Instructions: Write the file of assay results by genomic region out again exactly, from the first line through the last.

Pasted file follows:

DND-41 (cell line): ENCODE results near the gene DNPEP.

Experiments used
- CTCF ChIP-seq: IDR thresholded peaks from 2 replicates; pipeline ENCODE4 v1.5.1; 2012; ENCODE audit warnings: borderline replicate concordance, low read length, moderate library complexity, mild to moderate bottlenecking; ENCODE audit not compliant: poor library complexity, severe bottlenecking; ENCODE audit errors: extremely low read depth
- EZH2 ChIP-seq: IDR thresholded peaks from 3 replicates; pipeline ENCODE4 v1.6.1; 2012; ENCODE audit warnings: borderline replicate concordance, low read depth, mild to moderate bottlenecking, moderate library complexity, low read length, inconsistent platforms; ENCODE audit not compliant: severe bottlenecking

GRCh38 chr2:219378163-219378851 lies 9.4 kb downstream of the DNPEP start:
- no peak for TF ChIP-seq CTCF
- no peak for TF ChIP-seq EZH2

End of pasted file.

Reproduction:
DND-41 (cell line): ENCODE results near the gene DNPEP.

Experiments used
- CTCF ChIP-seq: IDR thresholded peaks from 2 replicates; pipeline ENCODE4 v1.5.1; 2012; ENCODE audit warnings: borderline replicate concordance, low read length, moderate library complexity, mild to moderate bottlenecking; ENCODE audit not compliant: poor library complexity, severe bottlenecking; ENCODE audit errors: extremely low read depth
- EZH2 ChIP-seq: IDR thresholded peaks from 3 replicates; pipeline ENCODE4 v1.6.1; 2012; ENCODE audit warnings: borderline replicate concordance, low read depth, mild to moderate bottlenecking, moderate library complexity, low read length, inconsistent platforms; ENCODE audit not compliant: severe bottlenecking

GRCh38 chr2:219378163-219378851 lies 9.4 kb downstream of the DNPEP start:
- no peak for TF ChIP-seq CTCF
- no peak for TF ChIP-seq EZH2